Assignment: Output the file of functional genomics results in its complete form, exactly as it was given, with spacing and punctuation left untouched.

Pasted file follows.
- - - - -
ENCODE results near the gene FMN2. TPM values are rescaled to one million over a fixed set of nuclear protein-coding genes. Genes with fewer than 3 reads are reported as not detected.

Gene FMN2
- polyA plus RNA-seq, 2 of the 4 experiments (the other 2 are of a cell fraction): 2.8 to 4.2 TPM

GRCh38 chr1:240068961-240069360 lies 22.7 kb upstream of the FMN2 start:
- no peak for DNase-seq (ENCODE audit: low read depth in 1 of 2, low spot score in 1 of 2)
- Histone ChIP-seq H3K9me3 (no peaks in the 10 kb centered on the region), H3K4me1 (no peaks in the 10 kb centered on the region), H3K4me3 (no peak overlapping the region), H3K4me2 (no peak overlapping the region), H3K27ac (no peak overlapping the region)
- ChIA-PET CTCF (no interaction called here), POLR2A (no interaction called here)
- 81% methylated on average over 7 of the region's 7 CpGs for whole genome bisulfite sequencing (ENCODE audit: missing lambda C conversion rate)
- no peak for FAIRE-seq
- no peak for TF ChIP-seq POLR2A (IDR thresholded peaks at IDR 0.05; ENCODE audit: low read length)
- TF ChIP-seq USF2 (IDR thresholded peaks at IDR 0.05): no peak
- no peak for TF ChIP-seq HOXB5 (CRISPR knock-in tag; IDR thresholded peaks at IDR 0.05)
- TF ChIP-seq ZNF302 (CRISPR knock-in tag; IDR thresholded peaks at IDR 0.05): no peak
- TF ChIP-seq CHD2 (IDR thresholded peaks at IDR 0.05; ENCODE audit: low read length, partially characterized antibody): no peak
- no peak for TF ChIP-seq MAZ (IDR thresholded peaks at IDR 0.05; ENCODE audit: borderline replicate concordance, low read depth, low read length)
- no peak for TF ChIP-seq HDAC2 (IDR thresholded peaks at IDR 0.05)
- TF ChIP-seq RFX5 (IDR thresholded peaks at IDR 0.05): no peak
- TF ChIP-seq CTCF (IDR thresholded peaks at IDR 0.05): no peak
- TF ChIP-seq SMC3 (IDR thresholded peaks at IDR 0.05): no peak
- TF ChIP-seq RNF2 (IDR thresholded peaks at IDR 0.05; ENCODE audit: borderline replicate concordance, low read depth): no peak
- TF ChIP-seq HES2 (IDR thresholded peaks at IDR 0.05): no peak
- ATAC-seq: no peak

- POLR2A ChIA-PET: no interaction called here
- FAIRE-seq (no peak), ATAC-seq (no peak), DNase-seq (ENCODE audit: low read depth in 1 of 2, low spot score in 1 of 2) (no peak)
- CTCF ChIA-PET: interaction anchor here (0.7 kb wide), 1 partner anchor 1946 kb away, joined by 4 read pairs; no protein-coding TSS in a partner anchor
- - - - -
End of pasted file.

ENCODE results near the gene FMN2. TPM values are rescaled to one million over a fixed set of nuclear protein-coding genes. Genes with fewer than 3 reads are reported as not detected.

Gene FMN2
- polyA plus RNA-seq, 2 of the 4 experiments (the other 2 are of a cell fraction): 2.8 to 4.2 TPM

GRCh38 chr1:240068961-240069360 lies 22.7 kb upstream of the FMN2 start:
- no peak for DNase-seq (ENCODE audit: low read depth in 1 of 2, low spot score in 1 of 2)
- Histone ChIP-seq H3K9me3 (no peaks in the 10 kb centered on the region), H3K4me1 (no peaks in the 10 kb centered on the region), H3K4me3 (no peak overlapping the region), H3K4me2 (no peak overlapping the region), H3K27ac (no peak overlapping the region)
- ChIA-PET CTCF (no interaction called here), POLR2A (no interaction called here)
- 81% methylated on average over 7 of the region's 7 CpGs for whole genome bisulfite sequencing (ENCODE audit: missing lambda C conversion rate)
- no peak for FAIRE-seq
- no peak for TF ChIP-seq POLR2A (IDR thresholded peaks at IDR 0.05; ENCODE audit: low read length)
- TF ChIP-seq USF2 (IDR thresholded peaks at IDR 0.05): no peak
- no peak for TF ChIP-seq HOXB5 (CRISPR knock-in tag; IDR thresholded peaks at IDR 0.05)
- TF ChIP-seq ZNF302 (CRISPR knock-in tag; IDR thresholded peaks at IDR 0.05): no peak
- TF ChIP-seq CHD2 (IDR thresholded peaks at IDR 0.05; ENCODE audit: low read length, partially characterized antibody): no peak
- no peak for TF ChIP-seq MAZ (IDR thresholded peaks at IDR 0.05; ENCODE audit: borderline replicate concordance, low read depth, low read length)
- no peak for TF ChIP-seq HDAC2 (IDR thresholded peaks at IDR 0.05)
- TF ChIP-seq RFX5 (IDR thresholded peaks at IDR 0.05): no peak
- TF ChIP-seq CTCF (IDR thresholded peaks at IDR 0.05): no peak
- TF ChIP-seq SMC3 (IDR thresholded peaks at IDR 0.05): no peak
- TF ChIP-seq RNF2 (IDR thresholded peaks at IDR 0.05; ENCODE audit: borderline replicate concordance, low read depth): no peak
- TF ChIP-seq HES2 (IDR thresholded peaks at IDR 0.05): no peak
- ATAC-seq: no peak

- POLR2A ChIA-PET: no interaction called here
- FAIRE-seq (no peak), ATAC-seq (no peak), DNase-seq (ENCODE audit: low read depth in 1 of 2, low spot score in 1 of 2) (no peak)
- CTCF ChIA-PET: interaction anchor here (0.7 kb wide), 1 partner anchor 1946 kb away, joined by 4 read pairs; no protein-coding TSS in a partner anchor